This was the German professor: ordinary glory, independence in the small principality of the institute. This picture has changed radically over the past two decades. The German professor became more cooperative, more staff-like in habit, rarely wore a tie and was named first, and eventually became a professor more often. However, one thing remains in effect: the regulation of research and teaching in universities is still largely geared – too much – towards the distinction between professorial and non-professional.
Anyone who does not have a professorial degree in his mid-forties, but has obtained all kinds of qualifications for it by that time, remains a private lecturer at a university in this country, with low-paying teaching assignments, but without a permanent civil degree. servant position. Otherwise you have to see where it is. This has always been the case. But since the German university was developed into a collegiate university – that is, a very long time ago – it was foolish not to assign any permanent positions other than professorship to those in whose scientific career the state had already spent a lot of time. tax money. Whether you call them “lecturers” or something else.
Among the scientific staff in Germany, 92 percent of those under the age of 45 who do not have a professorship have only temporary contracts.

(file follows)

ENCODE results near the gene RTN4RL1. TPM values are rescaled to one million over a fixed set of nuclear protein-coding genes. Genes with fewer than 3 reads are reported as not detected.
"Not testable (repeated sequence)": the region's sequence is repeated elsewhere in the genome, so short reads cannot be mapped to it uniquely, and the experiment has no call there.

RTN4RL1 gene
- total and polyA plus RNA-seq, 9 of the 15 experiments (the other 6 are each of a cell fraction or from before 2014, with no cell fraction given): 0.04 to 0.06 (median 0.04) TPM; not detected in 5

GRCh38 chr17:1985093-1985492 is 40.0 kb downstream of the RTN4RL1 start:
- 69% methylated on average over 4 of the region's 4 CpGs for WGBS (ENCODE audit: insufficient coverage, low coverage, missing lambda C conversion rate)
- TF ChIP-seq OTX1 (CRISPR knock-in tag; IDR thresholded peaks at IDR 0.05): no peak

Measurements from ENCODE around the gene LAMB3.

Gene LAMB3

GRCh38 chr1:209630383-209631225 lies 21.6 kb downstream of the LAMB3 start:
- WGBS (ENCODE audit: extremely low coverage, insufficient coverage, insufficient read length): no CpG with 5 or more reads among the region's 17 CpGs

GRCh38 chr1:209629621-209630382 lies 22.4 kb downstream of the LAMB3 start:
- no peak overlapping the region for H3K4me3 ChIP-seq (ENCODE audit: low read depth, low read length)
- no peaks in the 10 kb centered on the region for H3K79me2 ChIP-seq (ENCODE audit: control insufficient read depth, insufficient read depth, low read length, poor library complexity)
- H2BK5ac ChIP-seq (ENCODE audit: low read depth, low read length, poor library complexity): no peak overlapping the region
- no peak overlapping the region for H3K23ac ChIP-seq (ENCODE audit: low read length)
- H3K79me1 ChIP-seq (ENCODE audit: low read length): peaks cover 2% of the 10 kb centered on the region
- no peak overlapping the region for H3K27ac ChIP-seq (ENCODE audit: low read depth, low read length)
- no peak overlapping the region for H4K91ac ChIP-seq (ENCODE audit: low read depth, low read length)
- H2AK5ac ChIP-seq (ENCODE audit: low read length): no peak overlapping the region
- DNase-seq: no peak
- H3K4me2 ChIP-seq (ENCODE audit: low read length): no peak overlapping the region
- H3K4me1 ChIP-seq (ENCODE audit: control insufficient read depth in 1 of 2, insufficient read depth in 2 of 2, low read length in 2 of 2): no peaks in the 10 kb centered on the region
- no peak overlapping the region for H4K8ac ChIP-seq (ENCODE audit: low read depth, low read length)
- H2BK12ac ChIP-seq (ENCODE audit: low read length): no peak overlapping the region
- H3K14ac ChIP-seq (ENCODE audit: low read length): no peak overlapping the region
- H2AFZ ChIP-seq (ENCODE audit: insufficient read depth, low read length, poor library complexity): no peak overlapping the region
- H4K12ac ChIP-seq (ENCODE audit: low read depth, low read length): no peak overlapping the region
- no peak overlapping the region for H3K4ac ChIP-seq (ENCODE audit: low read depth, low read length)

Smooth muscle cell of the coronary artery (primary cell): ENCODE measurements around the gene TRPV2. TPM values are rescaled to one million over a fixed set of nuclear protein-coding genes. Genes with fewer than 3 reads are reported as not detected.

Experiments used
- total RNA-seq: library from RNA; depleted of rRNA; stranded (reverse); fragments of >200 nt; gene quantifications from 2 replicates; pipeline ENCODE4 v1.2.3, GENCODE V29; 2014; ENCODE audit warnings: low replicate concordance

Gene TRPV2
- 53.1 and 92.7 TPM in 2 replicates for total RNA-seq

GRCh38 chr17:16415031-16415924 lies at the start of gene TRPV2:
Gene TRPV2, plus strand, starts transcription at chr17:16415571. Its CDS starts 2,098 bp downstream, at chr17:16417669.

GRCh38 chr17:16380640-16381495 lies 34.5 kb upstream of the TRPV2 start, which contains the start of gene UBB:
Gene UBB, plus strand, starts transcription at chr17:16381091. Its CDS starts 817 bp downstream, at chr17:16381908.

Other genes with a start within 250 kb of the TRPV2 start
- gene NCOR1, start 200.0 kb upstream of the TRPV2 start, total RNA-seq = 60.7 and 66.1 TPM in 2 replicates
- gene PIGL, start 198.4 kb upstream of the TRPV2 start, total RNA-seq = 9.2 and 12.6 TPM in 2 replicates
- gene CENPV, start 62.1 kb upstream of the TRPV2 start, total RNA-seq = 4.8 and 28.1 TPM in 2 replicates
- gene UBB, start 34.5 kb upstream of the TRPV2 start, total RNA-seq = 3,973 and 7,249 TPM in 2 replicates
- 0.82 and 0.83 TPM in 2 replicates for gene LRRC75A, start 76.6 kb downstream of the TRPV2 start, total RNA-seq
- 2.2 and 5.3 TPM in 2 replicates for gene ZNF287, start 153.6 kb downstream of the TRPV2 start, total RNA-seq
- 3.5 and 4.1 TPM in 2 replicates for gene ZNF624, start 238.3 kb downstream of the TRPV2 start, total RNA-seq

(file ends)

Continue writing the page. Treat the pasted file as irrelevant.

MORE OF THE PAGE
“Young” researchers work on their additional qualifications, i.e. new theses and findings, in books and papers; On the other hand, without safe work, they are slaughtered under the cloak of making projects to continue the science: teaching courses, organizing conferences, solving computer problems and last but not least: developing huge collections of research proposals, i.e. great-sounding plans for future projects, which, if approved, continue In financing a shaky existence like they have been for a few years. From the scientific staff in Germany, by youngest Surveys 92 percent of those under 45 have no professorial degree, only temporary contracts.
Like I said, this is actually stupid. Not only for people, but also for the search system. But for a long time, as a candidate or even as a professor hovering around, you didn’t speak out loud about the difficult uncertainty of your career – because that was so embarrassing. Because one fears that the smell of failure and laziness will cling to the candidate. Presumably you are passionate about anything other than science, whatever happens, which is why you only work on your qualification thesis at night after work, when everything else for the project and institute is done without a murmur. Up to many years passed with it.
This silence is at least since Twitter movement Under the hashtag #IchBinHanna, which started in June of last year. One researcher wrote in one of the more than 134,000 tweets from academics showing their solidarity with the campaign or exposing their fate between lurking and sneaking.
Initiators of # I’m HanaAmri Bahr, Christine Eichhorn, and Sebastian Cobone have collected the arguments for the discussion in a book. The cry of those affected was erupted by a sneer who has since been officially deleted films From the Federal Ministry of Education and Research, and in it a delightfully explanatory video, Hanna stood impartially “that no single generation holds back all positions”, as well as the opinion that the daunting predicament of a postdoc has increased the “innovative strength” of German science.